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French seismic survey destroying local livelihoods

by Simon Boag 30 Apr 2020 07:43 UTC
SETFIA © SETFIA

French seismic company CGG started the largest seismic survey ever undertaken in south-east Australia the morning after bushfires swept through communities just north of Lakes Entrance in January this year.

Marine seismic surveys use blasts from a powerful air gun that is up to 16km wide to see kilometres into the earth to map reserves of oil and gas. Surveys like this are now proven to kill scallops and zooplankton and also to damage crayfish. CGG's survey will cover more than 13,000km2 - an area about half the size of the East Gippsland land mass.

The Australian Government has forced CGG to pay compensation to fishermen if catch rates drop. CGG and the fishing industry (FRDC) have co-funded a study about whether the seismic survey is impacting fishermen's catch rates.

Early results from the scientific study are that catch rates in the wake of the survey drop by 2/3rds for some species while others vanish completely.

CGG have refused to release data to the fishing industry about how many claims have been made by fishermen and how many have been paid. SETFIA understands that only three claims, of perhaps only 20 in total have been paid after nearly four months of surveying.

Mr Simon Boag, SETFIA EO explains;

"Our concern has always been that CGG will finish this survey and sail back to France leaving destruction behind. In 2017 CGG announced a US$128m loss, their debt increased to US$2.6b and they filed for bankruptcy. Only a restructure saw them continue. Given their refusal to pay compensation, their precarious financial position and the downturn in oil price (which reduces the number of buyers for their data), we are concerned that they will leave and never remedy the damage they are causing."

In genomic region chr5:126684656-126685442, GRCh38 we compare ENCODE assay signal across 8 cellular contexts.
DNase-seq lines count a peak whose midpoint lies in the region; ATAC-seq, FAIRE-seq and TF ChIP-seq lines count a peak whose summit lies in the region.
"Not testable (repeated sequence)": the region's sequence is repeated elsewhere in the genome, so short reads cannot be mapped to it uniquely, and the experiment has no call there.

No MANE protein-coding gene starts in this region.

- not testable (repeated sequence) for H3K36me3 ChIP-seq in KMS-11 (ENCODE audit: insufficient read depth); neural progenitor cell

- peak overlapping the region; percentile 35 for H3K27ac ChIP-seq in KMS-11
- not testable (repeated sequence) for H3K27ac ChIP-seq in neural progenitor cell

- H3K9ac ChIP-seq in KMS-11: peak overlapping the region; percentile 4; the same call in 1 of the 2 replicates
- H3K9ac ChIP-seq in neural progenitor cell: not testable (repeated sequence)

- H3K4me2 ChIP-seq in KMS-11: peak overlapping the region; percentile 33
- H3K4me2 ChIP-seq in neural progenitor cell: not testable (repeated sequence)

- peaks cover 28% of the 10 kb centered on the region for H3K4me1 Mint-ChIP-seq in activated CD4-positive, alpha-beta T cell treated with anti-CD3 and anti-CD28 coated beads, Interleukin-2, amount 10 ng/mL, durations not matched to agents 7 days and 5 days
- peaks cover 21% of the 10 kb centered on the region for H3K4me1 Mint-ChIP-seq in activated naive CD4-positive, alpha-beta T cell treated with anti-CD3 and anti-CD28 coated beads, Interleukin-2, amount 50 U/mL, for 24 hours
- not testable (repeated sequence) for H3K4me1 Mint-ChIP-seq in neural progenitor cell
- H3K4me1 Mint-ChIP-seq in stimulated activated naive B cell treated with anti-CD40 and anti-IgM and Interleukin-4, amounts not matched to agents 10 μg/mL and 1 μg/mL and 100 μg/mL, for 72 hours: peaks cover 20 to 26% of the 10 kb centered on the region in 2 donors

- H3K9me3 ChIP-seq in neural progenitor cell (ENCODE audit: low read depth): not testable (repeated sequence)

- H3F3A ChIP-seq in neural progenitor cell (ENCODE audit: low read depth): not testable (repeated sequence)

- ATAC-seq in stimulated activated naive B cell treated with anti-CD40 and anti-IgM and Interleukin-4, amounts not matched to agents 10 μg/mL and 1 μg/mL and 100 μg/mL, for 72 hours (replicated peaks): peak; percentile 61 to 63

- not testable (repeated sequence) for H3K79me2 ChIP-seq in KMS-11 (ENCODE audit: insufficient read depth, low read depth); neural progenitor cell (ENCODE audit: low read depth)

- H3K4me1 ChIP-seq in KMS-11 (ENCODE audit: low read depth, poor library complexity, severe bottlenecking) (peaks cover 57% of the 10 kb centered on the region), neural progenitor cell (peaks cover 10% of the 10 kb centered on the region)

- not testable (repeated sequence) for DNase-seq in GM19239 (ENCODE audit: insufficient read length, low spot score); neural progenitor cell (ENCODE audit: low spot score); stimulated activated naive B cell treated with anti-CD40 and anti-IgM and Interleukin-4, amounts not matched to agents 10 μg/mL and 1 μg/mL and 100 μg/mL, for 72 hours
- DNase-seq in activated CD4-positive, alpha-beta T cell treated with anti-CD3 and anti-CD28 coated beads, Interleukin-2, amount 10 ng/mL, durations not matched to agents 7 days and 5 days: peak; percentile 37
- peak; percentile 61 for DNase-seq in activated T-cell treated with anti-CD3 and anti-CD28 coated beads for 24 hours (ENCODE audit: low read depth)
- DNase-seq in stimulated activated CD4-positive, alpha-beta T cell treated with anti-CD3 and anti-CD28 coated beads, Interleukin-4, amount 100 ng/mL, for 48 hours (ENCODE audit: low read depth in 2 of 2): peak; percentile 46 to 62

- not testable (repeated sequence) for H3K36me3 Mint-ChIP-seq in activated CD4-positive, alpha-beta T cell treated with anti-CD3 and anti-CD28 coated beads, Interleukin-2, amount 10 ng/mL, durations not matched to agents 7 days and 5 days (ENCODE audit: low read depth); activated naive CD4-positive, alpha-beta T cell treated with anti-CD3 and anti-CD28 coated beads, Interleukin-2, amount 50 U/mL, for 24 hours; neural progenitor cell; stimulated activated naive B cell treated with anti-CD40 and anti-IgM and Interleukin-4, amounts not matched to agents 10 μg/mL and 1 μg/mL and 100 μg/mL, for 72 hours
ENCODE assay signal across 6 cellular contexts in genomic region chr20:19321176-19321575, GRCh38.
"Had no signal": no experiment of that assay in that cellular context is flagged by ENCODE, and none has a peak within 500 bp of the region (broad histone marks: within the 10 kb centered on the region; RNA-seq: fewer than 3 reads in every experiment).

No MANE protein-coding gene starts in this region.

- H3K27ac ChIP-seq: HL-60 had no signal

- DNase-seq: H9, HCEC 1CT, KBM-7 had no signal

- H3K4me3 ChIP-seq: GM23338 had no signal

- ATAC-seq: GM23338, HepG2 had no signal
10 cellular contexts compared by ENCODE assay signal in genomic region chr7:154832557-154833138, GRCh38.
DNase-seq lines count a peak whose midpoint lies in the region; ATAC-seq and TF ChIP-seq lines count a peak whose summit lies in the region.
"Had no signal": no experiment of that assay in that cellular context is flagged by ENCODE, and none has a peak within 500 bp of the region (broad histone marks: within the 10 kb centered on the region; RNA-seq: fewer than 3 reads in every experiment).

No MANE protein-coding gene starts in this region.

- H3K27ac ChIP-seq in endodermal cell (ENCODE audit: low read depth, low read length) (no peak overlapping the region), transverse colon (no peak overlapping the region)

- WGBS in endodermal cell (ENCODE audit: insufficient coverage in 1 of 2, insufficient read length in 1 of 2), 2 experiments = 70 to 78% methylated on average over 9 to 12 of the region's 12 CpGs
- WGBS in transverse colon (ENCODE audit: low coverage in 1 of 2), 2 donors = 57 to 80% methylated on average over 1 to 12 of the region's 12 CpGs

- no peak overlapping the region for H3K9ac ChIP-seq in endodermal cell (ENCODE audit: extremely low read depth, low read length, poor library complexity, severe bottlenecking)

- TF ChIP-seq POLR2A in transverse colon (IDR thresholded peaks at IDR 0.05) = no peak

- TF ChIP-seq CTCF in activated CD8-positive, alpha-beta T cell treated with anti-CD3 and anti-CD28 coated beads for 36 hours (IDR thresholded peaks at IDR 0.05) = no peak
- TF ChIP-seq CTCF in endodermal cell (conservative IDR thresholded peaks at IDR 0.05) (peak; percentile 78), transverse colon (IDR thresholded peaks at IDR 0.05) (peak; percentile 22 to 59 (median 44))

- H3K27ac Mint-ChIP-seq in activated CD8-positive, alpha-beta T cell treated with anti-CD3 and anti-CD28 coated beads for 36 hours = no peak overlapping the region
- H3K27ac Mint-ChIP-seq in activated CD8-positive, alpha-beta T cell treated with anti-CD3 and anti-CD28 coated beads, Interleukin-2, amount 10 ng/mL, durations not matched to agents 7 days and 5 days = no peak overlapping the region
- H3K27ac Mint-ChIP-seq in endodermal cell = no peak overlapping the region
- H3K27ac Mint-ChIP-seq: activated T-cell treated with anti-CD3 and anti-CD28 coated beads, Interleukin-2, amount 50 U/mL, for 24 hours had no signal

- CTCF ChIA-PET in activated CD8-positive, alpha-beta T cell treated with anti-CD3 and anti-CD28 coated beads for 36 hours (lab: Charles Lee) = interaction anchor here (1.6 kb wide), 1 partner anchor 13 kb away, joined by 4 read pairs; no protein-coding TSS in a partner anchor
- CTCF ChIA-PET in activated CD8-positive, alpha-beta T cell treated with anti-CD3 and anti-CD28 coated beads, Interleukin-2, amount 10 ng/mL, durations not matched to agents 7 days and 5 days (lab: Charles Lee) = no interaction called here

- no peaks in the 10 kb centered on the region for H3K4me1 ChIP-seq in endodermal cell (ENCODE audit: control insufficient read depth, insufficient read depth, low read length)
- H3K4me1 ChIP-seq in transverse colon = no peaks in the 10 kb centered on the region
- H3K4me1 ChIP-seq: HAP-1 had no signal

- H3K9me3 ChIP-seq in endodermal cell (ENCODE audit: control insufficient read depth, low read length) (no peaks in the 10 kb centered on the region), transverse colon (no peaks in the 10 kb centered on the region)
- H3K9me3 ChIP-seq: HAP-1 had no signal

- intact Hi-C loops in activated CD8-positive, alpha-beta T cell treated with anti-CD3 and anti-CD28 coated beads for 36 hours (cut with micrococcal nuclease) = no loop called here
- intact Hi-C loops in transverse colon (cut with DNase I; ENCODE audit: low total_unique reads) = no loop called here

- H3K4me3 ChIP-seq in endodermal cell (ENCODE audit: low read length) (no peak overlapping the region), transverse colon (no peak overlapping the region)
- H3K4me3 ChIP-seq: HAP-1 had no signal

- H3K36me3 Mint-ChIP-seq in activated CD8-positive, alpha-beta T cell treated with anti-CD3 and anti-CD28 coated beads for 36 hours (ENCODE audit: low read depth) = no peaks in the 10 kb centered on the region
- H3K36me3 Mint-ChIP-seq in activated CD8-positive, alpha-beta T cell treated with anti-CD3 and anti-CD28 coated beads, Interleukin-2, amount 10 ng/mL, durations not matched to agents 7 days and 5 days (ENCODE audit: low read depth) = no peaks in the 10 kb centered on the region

"Some vessels have experienced drops in catch rate of more than half in the wake of the survey. Fishermen now call the surveyed area the dead zone."

"Fishermen are telling me they can feel the seismic blasts shake their boats at night when they are on anchor trying to sleep".

"Many industries and businesses in East Gippsland have been impacted by bushfires, reduced tourism and more recently by the Covid-19 pandemic. After more than 100 years the deep sea fishing industry is one of the only significant industries in East Gippsland to survive this - it is still working and employing people. However, unless the Australian Government can force CGG to pay the compensation they promised, the fishing industry in East Gippsland will not survive".

CGG have promised to release data about claims made and paid on the 1st of May; 120 days into their 180 day campaign.

SETFIA made a formal complaint to the regulator of marine seismic surveys NOPSEMA nearly one month ago about the delay in payments. The only response we have received is via CGG who tell SETFIA that NOPSEMA found that their claim process was working well and has no issues.

In conclusion Mr Boag stated that,

"The fishing industry supports oil and gas exploration but fishermen and the East Gippsland community should not be the ones paying for the damage that this marine seismic survey is causing. CGG must be forced to keep their promise and pay fishermen for lost catches where they have occurred - the Gippsland economy needs to continue after CGG depart".

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